Water-related emergency preparedness and outbreak response has become one of the most significant and crucial issues in recent history. The CDC Water, Sanitation, & Hygiene (WASH)-related Emergencies and Outbreaks website, advises individuals, families, and businesses on how to be prepared by creating disaster supply kits. Emergencies can include natural disasters (i.e. hurricanes, floods, and droughts), man-made disasters (i.e. intentional contamination), and outbreaks (i.e. infections linked to water exposure). This website also includes information about additional preparedness resources include preparedness toolkits, preparedness training, and directions for emergency disinfection.
Commander Timothy Jiggens, 2015 Environmental Health Officer Responder of the Year. (PDF: 880 KB, 3 pages) A look back at CDR Jiggens deployments to West Africa as part of the Ebloa Disaster Assistance Response Team.
Captain Calvin Edwards (PDF: 131 KB, 3 pages) An outline of CAPT Edwards deployment to Harbel, Liberia as the Officer in Charge of Monrovia Medical Unit Team 1 between October and December of 2014.
Eligible members are readiness qualified PHS commissioned corps officers belonging to the EHO Category serving on active or on active reserve duty or their civil service counterparts. Participation of state and local environmental health practitioners as ad hoc or advisory members to the Subcommittee is encouraged. Subcommittee members are selected to represent a variety of Agencies/Operating Divisions and technical areas relating to general environmental health, food safety, industrial hygiene/occupational health, hazardous materials and safety. Members must also possess a vast knowledge of emergency deployments and have successfully participated in a number of deployments either through their agency or the Office of Force Readiness and Deployment. Every effort will be made to ensure a good mixture of rank/grade, gender, ethnic background and geographic representation when selecting incoming members. The Subcommittee will be chaired by a member of the EHOPAC appointed by the EHOPAC Chairperson.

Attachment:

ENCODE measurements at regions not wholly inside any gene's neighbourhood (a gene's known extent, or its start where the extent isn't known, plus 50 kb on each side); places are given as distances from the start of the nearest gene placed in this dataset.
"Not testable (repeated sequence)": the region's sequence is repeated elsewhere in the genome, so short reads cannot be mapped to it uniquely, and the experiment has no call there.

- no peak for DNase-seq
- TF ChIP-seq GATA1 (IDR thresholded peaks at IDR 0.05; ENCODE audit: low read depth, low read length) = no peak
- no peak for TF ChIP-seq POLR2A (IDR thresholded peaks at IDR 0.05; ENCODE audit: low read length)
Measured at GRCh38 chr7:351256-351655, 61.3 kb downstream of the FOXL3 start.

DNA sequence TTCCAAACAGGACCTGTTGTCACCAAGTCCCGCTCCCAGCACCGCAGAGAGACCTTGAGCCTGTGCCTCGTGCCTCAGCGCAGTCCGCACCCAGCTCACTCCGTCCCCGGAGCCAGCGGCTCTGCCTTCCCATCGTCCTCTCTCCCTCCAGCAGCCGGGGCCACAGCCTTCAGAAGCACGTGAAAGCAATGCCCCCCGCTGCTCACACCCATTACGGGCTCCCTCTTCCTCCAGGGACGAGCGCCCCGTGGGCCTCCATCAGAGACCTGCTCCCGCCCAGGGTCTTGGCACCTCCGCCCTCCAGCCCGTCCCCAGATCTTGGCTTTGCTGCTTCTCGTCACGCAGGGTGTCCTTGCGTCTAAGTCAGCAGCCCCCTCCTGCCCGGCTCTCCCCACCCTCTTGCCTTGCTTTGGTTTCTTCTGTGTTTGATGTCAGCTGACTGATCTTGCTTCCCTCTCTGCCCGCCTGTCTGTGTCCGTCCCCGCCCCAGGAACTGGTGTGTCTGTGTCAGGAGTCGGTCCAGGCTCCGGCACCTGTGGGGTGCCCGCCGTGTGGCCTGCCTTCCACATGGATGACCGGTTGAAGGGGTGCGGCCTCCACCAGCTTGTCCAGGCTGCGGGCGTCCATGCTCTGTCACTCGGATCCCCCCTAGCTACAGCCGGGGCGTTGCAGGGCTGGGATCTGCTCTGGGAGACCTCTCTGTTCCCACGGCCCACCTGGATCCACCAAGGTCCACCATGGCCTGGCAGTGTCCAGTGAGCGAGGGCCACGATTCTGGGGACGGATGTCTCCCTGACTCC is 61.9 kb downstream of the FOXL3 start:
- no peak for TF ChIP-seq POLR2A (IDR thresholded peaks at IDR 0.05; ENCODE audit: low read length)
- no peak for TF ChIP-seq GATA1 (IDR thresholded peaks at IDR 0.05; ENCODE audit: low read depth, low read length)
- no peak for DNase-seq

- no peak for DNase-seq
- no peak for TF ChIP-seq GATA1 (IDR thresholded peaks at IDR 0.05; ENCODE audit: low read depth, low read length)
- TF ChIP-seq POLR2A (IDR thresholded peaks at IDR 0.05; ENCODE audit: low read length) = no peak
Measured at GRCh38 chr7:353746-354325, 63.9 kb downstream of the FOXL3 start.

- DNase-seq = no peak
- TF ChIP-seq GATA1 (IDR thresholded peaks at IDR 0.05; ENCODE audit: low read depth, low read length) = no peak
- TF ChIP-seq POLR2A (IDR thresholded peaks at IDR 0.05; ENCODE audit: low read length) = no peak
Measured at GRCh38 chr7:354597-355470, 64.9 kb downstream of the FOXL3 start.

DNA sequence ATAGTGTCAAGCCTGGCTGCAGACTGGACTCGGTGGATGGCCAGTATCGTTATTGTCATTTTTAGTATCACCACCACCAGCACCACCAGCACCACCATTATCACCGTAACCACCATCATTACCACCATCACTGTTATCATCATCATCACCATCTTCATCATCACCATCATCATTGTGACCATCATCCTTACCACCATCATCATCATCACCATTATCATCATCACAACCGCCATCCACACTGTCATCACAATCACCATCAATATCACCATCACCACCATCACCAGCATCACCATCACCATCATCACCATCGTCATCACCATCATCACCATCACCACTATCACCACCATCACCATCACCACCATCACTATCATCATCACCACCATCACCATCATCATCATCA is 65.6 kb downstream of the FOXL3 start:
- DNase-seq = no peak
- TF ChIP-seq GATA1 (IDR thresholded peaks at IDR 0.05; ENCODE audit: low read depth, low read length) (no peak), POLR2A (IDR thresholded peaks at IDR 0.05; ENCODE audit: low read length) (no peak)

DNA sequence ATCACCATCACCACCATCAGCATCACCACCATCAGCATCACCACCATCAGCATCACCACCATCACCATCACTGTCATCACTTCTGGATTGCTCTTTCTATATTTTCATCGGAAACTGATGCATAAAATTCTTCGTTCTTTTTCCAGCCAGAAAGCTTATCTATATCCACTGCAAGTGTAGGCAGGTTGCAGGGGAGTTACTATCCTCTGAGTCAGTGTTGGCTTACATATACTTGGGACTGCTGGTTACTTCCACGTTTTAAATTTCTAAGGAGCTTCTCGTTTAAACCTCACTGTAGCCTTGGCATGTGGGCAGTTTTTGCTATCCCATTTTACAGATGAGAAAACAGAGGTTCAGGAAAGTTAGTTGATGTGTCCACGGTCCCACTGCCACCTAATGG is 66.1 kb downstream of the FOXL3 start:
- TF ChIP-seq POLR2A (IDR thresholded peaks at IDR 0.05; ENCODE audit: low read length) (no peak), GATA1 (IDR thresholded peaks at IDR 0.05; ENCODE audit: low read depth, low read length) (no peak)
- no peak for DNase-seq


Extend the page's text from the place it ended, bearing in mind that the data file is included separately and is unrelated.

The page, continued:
Opportunities arise annually and spontaneously. Notifications of vacancies will be sent through the EHOPAC LISTSERV. If you have not signed up for the LISTSERV emails, we encourage you to do so.
From time to time, the Subcommittee has a need for non-voting volunteers to assist with special projects. If you would like to be considered for volunteer opportunities, please submit an email to LT Krista Ferry at email@example.com or LT Steven Merritt at firstname.lastname@example.org and describe your background, experience, as well as the opportunity you are seeking.
Readiness Specific Training
Environmental Health Training in Emergency Response (EHTER) – Awareness Level
Sponsored by the Centers for Disease Control and Prevention (CDC) and the Federal Emergency Management Agency's (FEMA) Center for Domestic Preparedness (CDP) in Anniston, AL, the EHTER Awareness Level course consists of 10 modules that provide an overview of key environmental health topics, issues, and challenges faced during emergency response. These include food safety, potable water, wastewater, shelters, vector control and pest management, building assessment, solid waste and hazardous materials, radiation, responder safety, and disaster management. The overall purpose of the course is to increase the level of emergency preparedness of environmental health practitioners and other emergency response personnel by providing them with the necessary knowledge, skills, and resources to address the environmental health impacts of emergencies and disasters. For more information about both the in-person and online versions of this course, please visit CDC's EHTER- Awareness Level webpage by clicking here (http://www.cdc.gov/nceh/ehs/eLearn/EHTER.htm).
Page Last Modified on 5/25/2018
This page may require you to download plug-ins to view all content. Persons with disabilities having problems accessing any PDF or document on this page may call 1-888-225-3302 toll free for assistance.